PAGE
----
By Sheree Stubblefield
Cooper-Young Community Association wouldn’t be what it is without our neighbors. They volunteer. They own businesses. They contribute their ideas and their passion to the Cooper-Young community. Each month, we will highlight a Member of the Month who gives back and embodies the spirit of our hip, historic community.
The Members of the Month for June is Sharron and Rex Johnson. Sharron and Rex Johnson. Sharron has become almost synonymous with Cooper-Young due to sheer longevity, her volunteerism and her much beloved restaurant, Stone Soup Cafe. She tells about the old while also showing us how to embrace the new. If you would like to be involved in what makes CYCA great or recommend a Member of the Month, email firstname.lastname@example.org.
How long have you lived in Cooper-Young?
Well, Rex and I moved onto Meda Street in the winter of 1980. There’s a math problem for the youngins. Cooper-Young was mostly boarded up in the southeast quadrant and rents were cheap. Exactly what a new couple needs — low rent and a problem area in need of a champion to turn it around. We moved to our forever home at the beginning of 1981, and we are still here. 1031 Philadelphia. “You can’t miss it,” according to a sweet friend, “you can see it as you fly into Memphis!” True, we may have the only standing seam red metal roof in Midtown.
What is your favorite thing about CY?
It’s home! We’ve been here our entire adult lives. CY has made a complete metamorphosis into this highly desired place to live with the help of thousands of volunteers and what seems like millions of man hours to get to this point. We love community. I love that I know so many neighbors by name, and we’ve seen many children grow into adults along the way. We raised our one daughter, Tamela, here. Tami for short. She attended Peabody School. She has given us two beautiful grandchildren. We have a little ole place (Stone Soup) at 993 S Cooper St that opened in 2011. Tami also co-operates Stone Soup Cafe and Market with us. Couldn’t do it without her.
Tell us about Stone Soup.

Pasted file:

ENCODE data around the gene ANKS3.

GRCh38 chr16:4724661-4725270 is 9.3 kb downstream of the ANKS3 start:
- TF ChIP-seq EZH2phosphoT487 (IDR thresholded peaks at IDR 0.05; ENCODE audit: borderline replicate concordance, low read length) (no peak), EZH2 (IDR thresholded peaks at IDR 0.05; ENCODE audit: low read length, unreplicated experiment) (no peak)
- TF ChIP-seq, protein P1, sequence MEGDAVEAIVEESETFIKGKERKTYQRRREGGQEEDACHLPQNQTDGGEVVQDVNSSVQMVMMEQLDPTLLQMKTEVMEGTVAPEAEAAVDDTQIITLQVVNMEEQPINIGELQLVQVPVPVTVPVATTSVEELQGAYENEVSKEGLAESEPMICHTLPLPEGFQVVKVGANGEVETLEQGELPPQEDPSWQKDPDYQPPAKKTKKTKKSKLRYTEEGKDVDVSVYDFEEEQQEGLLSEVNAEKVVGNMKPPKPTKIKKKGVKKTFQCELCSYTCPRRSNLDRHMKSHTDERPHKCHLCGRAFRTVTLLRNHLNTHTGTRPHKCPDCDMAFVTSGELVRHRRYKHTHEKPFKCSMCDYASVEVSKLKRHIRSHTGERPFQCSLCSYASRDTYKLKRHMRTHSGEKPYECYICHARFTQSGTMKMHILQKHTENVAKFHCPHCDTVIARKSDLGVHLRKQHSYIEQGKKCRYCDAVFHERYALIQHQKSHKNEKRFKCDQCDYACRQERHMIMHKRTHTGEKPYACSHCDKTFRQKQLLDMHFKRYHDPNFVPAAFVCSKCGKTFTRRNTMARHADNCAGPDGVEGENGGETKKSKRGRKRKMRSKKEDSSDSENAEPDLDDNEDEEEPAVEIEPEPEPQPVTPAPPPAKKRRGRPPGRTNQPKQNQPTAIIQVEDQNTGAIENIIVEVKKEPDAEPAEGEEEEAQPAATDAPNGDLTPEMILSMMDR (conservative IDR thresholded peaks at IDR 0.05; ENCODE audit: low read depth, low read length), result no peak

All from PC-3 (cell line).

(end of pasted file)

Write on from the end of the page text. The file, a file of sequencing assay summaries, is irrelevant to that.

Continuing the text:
The name is based on the old told tale. Stone Soup is still a widely known book for children. It’s still in print. The moral of the story is it takes a village to feed everyone. This is a community restaurant with community values and goals. We are a green restaurant. What I mean by the term green is, all our take out containers are either reusable or compostable, down to our beverage containers. They are made from starch not plastic. There is no Styrofoam here. We recycle all the trash that can be recycled. We compost everything that can be composted. When we have any surpluses food, we give it to the First Congo free lunch service. We sell locally produced art on nearly every wall, and we give a gift card to every featured Yard of the Month. There is too much to list. There are meetings of all kinds held there on weeknights when we are generally closed. In house made and baked breads, pies, and cakes line the market case daily. Special order bakery items are also available. We don’t use a deep fryer. It’s not healthy for you or the environment. There is free live music on Saturday and Sunday brunch and a free live song circle every Saturday night. There is a plate lunch daily with veggies that are vegetarian/ vegan friendly. What a concept! Veggies with no meat! We serve breakfast during all hours we are open. Check out all our social media sites for the daily menu. Or check us out on the web, stonesoupcafememphis.com.